(Honeymoon flashback: In July 2009, Marie and I took a road trip up to Montreal and back, enjoying some really terrific meals over our ten-day expedition. I’ve selected some of those great restaurants, and, once per month, I’ll tell you about them.)
So the second day of our road trip started out somewhere on the south side of Pittsburgh. I had hoped to actually make it into the city for the night, but we lingered too long down in Charleston and couldn’t quite stay awake long enough to get to our destination motel and so we stopped at a Super 8 somewhere south of town. For breakfast, we drove to an Eat n’ Park, possibly the one in the suburb of Bridgeville. This is a small chain based in the Ohio Valley with, according to Wikipedia, 75 stores in the area. While the restaurants started in 1949 as drive-ins with roller skating car hops, it is very similar to a Denny’s today.
The plan was to have lunch up the road in Buffalo with my friend Jennifer at the world-famous Anchor Bar, but we spent the whole day running earlier than planned and arrived in town about an hour and a half before they opened and opted against waiting. So we met up with Jennifer, whom I met a couple of years earlier when she lived in Savannah and would come up to Atlanta for concerts, instead at a coffee shop downtown and just had a small lunch with pastries. I briefly considered catching the Buffalo Bisons, who, as it turned out (I learned much later) were hosting my beloved Toledo Mud Hens, but instead we made our way over to Niagara Falls like six or seven million previous honeymooners. We spent a little while there and then drove over to Toronto to meet up with our good friends Dave and Shaindle. We did some shopping at some Toronto institutions like The Beguiling, Sonic Boom and the now sadly closed Pages, and had supper at Nataraj, an Indian place which has also since closed, and then made our way to the York neighborhood for dessert at Dutch Dreams.
Interestingly enough, throughout the trip, Marie and I ate at only one place where one of us had been previously. In Marie’s case, this would be a popular restaurant in her college town of Middlebury, and in mine, this completely wonderful ice cream parlor that Dave and Shaindle have taken me to visit on each of my three trips to Toronto. Dutch Dreams is a hugely popular place with a really long line almost all of the time, and that’s with only about half of its business wanting to stay and eat among the few, cramped tables in the back. The ice cream here is simply the definition of decadence. If I lived in York, I would weigh 400 pounds. They serve up giant scoops and somehow manage to put gigantic toppings in the cone with them, making it a challenge for anybody to chow one down before it melts all over the place.
Dutch Dreams is a family-owned business. Theo Aben’s father opened the place and put the young man to work serving customers at the age of 12. I don’t know whether Theo has been in the store on the occasions that I’ve visited, and so I did enjoy this interview with him over at Good Food Revolution. There, he describes his upbringing and the great difficulty in predicting what’s going to sell out before they place a reorder from the facility where they buy their ice cream. It’s also completely impossible to predict how the line for dessert is going to work. My personal take is that dozens of drivers who previously had no intention of stopping will pass through, occasionally see the line looking short, screech to a halt, desperately look around the side streets for someplace to park and rush in. The periodic absence of a long line artificially creates demand, but since they don’t close until one in the morning, there’s plenty of time to get your dessert.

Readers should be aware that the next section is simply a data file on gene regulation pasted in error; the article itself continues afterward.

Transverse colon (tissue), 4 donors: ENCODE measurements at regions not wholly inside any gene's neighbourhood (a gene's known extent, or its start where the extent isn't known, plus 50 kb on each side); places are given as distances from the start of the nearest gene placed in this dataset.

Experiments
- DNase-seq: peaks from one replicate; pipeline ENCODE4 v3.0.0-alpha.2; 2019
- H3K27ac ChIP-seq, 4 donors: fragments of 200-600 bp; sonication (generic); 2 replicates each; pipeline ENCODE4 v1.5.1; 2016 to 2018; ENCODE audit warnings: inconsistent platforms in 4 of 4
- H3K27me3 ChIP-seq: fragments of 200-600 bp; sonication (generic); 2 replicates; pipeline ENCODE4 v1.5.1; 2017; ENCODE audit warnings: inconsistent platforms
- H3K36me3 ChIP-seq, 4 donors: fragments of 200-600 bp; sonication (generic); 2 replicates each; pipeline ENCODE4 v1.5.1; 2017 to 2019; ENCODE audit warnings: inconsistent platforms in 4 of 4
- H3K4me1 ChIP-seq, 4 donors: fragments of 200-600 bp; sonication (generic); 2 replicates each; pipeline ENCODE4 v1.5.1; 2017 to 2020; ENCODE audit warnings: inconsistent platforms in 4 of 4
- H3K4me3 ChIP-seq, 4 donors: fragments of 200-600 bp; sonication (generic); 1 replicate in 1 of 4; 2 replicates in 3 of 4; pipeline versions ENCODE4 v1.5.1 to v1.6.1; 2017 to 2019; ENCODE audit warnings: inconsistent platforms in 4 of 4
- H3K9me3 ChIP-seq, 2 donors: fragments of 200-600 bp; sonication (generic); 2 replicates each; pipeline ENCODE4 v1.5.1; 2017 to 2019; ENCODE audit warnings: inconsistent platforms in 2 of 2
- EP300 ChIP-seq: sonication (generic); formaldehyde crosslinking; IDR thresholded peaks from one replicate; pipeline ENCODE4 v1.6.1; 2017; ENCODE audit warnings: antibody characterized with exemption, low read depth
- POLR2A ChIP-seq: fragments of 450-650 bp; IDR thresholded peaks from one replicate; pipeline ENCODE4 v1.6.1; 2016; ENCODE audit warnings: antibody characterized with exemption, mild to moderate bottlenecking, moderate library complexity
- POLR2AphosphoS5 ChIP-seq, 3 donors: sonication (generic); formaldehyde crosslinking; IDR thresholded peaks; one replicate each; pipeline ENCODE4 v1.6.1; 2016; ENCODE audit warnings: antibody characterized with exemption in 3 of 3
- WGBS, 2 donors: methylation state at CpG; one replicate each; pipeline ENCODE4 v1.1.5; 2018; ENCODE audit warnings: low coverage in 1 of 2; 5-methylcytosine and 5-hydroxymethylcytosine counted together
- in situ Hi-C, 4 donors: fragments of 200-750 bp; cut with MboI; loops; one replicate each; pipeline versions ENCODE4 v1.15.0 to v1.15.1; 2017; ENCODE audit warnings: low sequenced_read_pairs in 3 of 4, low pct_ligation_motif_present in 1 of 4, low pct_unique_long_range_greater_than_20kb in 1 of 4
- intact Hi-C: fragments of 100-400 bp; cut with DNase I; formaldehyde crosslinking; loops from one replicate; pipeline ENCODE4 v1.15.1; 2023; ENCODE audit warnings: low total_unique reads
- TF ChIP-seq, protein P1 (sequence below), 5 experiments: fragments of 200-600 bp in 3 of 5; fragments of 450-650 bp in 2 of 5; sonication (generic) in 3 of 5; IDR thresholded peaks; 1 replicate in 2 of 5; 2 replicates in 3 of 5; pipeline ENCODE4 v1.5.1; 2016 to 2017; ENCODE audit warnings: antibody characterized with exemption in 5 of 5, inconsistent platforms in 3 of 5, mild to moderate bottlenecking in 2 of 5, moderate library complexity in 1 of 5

I apologize for not having any photos of my own of Dutch Dreams, but it was dark when we went, and since we weren’t writing a food blog then anyway, it didn’t strike either of us as essential to try and shoot it. I also don’t feel right borrowing other folks’ photos for this blog. The store was probably much brighter when it was first cobbled together around 1980, and much of the paint is old and peeling now, but it is nevertheless a beautifully thrown-together collage of kitsch and color, with photos of Dutch royalty next to ancient statues of clowns. The shelves across from the ice cream counter are packed with imported candies and other foods, including homemade stroopwaffels, and there are cows on the ceiling. The whole thing is a feast for guests’ eyes, and you can see some examples of what it looks like with a quick Google search, or just visit Blog TO’s page on the place.
Toronto is really full of good restaurants. The next day, we had an early lunch at the George Street Diner, which was pretty good, before hitting the 401 and heading east. Some other places that I’ve enjoyed on previous visits are Shanghai Cowgirl, a rowdy and silly burger and sandwich place on Queen Street not too far from the Silver Snail comic shop, Fran’s, a classic-style diner right across the street from Massey Hall, and The Ben Wicks, a terrific pub in Cabbagetown opened by the late cartoonist. It’s a shame that baby expenses and other things will almost certainly keep us from Toronto this year, because we’d love to visit Shaindle and Dave again and enjoy all the good eating.